So How Do You Pack for a Day of Street Photography?
Planning is key in photography. It’s the essence of any efficient workflow.
It is also one of the most valuables assets of a professional photographer. But what if someone in the niche goes all rascal and rogue?
When planning a day of street photography, there goes a different approach when it comes to planning, because you need to be ready to take a picture at any moment.
Talking about “what to pack for X type of photography” is an obvious way to plan “expected results” when making studio-type photographs. Which is why exploring this particular topic in the context of street photography is so curious.
Since I have a trusty camera with me at all times (like my phone at a minimum), I stopped “planning” – and everything went nuts. How come? Because I'm always seeking out that special candid picture.
This practice always leads me to the next great shot and the next. The pursuit never ends, and hopefully, it never will.
A Day of Street Photography, With Me
There are two scenarios for my street photography,
- The first one occurs daily and mingles perfectly with my personal, professional and academic life.
- And then there’s the one that happens when I’m traveling or when I go on photo walks with fellow photographers. The latter requires a bit of packing and some useful apparel.
In this piece, I’ll talk about some of the things I carry when I’m doing street photography of any kind – from a regular walk or drive in the middle of my regular work day, to the things I take with me when I’m traveling abroad.
Perhaps the only difference between the regular daily companion of my camera and the packing I do for traveling is the inclusion of elements that enable me to shoot all day without failing in terms of photographic tools (and physically as well).
So let´s break it down into some key points.
Something to Capture Photographs, of Course
After realizing the benefits of always carrying a camera, I started dedicating myself almost exclusively to social photography. Back then, I used a DSLR in those days of heavy gear, my DSLR always wore small prime lenses like the Canon EF 28mm f/1.8 USM and the Canon EF 40mm f/2.8 STM.
From time to time I enjoy shooting film too, and my gear consists of the now sadly forgotten Pentax K1000 and Yashica Mat-124 G. Even my phone has given me the great joy when making some nice photos, even though it’s not the most powerful thing on earth.
Get Dressed for the Occasion
Don’t take clothes for granted when doing street photography, especially if you’re going for a full day of shooting. For me, useful cargo pants, a cap, and comfortable shoes are the way to go for long photo walks or traveling. Clothing is the only thing I really think hard about and even plan for long walks. I say “useful”
Clothing is the only thing I really think hard about and even plan for long walks. I say to myself I need “useful” pants because they will facilitate your movement.
Try to wear neutral colored clothes too, so you can blend into the crowd when visiting foreign cultures and avoid the “tourist” look.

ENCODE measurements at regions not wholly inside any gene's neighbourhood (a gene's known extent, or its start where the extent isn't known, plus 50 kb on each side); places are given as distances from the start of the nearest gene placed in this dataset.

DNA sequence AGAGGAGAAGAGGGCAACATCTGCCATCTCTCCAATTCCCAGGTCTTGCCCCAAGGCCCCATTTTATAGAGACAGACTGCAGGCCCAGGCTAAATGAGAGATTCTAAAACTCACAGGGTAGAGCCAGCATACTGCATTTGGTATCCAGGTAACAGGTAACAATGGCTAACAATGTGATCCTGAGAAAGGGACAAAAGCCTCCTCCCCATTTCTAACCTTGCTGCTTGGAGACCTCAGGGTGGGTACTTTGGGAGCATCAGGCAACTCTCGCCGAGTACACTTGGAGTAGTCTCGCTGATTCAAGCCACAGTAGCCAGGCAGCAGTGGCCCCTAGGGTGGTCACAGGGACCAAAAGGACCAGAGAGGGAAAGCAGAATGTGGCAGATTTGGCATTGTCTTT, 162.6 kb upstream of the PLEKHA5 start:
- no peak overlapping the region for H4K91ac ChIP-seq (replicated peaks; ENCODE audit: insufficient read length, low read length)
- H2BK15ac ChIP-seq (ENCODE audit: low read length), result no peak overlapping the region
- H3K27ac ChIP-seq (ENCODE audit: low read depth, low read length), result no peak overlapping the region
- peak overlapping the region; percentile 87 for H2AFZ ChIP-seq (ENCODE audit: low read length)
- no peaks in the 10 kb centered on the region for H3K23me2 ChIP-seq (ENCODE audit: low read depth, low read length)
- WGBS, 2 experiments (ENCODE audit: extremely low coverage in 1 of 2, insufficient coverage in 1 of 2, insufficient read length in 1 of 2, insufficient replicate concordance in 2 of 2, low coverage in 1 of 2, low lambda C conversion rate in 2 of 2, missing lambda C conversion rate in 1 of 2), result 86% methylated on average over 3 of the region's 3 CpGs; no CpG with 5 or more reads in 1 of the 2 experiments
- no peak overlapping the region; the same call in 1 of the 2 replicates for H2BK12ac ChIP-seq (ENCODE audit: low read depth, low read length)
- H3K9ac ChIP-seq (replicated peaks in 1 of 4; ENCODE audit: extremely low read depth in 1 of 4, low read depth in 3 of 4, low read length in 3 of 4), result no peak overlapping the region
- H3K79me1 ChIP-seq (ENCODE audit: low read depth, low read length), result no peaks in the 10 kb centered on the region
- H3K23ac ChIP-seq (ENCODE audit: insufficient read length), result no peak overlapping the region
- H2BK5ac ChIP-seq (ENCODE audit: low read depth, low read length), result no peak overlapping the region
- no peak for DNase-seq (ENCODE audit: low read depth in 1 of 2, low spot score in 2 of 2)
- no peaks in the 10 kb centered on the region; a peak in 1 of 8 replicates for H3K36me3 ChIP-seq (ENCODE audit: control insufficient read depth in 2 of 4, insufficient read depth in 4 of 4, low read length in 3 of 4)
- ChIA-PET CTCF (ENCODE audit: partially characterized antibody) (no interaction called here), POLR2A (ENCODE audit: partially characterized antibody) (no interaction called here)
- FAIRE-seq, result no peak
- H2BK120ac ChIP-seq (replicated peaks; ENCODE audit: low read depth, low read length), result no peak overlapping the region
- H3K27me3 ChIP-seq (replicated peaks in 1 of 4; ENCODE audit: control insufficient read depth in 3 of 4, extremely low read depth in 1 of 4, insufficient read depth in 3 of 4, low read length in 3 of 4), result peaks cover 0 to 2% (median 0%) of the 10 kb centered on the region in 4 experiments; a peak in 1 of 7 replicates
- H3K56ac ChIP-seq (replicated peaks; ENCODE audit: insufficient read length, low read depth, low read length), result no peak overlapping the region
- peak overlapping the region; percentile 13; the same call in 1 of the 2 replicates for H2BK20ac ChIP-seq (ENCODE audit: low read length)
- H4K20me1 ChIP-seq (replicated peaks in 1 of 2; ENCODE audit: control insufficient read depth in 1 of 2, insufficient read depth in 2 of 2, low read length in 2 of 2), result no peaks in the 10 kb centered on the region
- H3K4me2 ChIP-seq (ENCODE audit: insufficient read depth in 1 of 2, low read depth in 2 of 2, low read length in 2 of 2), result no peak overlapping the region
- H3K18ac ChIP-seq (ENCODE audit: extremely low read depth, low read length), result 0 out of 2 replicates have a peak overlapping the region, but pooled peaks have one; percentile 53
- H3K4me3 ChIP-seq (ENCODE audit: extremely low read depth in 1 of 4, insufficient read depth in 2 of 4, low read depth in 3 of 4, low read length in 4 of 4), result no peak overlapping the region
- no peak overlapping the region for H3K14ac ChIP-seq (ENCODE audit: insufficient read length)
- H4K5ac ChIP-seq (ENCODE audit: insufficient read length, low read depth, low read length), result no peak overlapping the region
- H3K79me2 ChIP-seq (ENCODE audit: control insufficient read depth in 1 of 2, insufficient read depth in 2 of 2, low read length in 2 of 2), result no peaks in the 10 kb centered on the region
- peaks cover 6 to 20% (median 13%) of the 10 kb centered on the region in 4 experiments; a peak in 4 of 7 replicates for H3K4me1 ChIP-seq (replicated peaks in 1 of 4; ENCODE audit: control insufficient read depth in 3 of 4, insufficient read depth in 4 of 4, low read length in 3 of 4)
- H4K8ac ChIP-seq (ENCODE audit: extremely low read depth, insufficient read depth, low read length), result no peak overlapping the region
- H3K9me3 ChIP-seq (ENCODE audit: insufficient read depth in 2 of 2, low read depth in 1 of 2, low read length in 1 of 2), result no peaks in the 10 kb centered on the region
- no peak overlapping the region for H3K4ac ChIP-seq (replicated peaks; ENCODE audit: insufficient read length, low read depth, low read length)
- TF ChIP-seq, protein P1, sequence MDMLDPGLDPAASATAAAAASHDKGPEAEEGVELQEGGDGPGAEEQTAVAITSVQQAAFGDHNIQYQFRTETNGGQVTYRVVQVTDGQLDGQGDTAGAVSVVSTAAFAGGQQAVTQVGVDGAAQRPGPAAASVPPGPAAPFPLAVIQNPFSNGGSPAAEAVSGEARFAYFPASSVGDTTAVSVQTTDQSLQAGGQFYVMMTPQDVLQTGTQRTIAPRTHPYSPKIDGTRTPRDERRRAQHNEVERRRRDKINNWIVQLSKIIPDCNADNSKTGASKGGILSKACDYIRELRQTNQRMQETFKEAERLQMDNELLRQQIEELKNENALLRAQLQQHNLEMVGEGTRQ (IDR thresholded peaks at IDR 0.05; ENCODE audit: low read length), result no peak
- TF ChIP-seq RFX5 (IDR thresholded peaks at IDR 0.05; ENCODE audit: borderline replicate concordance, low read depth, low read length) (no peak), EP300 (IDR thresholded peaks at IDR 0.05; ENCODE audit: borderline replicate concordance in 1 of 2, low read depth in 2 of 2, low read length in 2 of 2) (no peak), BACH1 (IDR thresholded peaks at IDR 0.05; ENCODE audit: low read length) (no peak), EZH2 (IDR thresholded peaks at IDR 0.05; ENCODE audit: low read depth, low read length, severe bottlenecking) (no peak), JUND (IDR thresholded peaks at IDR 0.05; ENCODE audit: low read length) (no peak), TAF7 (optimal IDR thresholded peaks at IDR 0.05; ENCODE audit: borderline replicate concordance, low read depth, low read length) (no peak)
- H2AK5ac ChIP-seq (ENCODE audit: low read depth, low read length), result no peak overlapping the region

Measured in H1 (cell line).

Even when I carry a proper camera bag with my Yashica, some film and the X100T with the TCL-100 attached to its lens, my most valuable asset will still be useful clothes. They’re the only thing that allow me to work swiftly and comfortably in the streets.
Getting Around – Public Transportation Maps
Public transportation is a great way to move from place to place when planning a day of street photography. The urban experience of moving around like this is vast and rich, but it can be confusing. Having a metro system map on my phone has saved me several times, especially when I’ve been in countries where people speak a language different than my own.
Have a PDF Portfolio on Your Phone
Street photography is best when it’s candid, but sometimes you'll have the good fortune of meeting magnificent strangers in the street. A conversation can be valuable to both parties. Also, it's very likely you'll want to make a portrait of these characters.
Not all people will be open and trusting, so explaining and describing your work using a portable version of your portfolio is a great idea. It's something to immediately back up what you're saying about building your street portfolio. Okay, I appreciate it'd be easier to just have a simple “yes, sure, why not?” with no “explaining” and for your subject(s) to feel flattered, but not everyone is like this.
Some photographers use amazing looking postcard prints, but I stick to an easy-to-access PDF version of my portfolio on my phone. I use PDF because browsing on the web is not so cool – and as I said before, my phone isn’t very powerful.
Even though this PDF tool has been handy for short-notice situations, I'm considering making a pocket-sized booklet of my portfolio.
My trusty Fuji has a huge problem, and I hope they have corrected it with the recent release of the X100F. The specific problem is that the batteries on this amazing camera run out pretty quickly. My solution is simple: I carry extra batteries (and, just in case, an extra SD card – REALLY IMPORTANT).
The good thing about these batteries is that they’re fairly small, so I don't mind having them in my pocket all day. I also don't shoot a lot of pictures, so I carry the extra battery as a contingency.
I have little much else to say about my packing methods, but I’d love to hear about how you do it when you’re preparing for a day of street photography. Please share your ideas with us!
PS: I really apologize with you guys if the pictures are boring, I'm not so hot with product photography.
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To really ramp up your Lightroom knowledge and skills beyond these few tips, be sure to check out Lightroom Power User by Shotkit which will put you among the more advanced users of the program very quickly.
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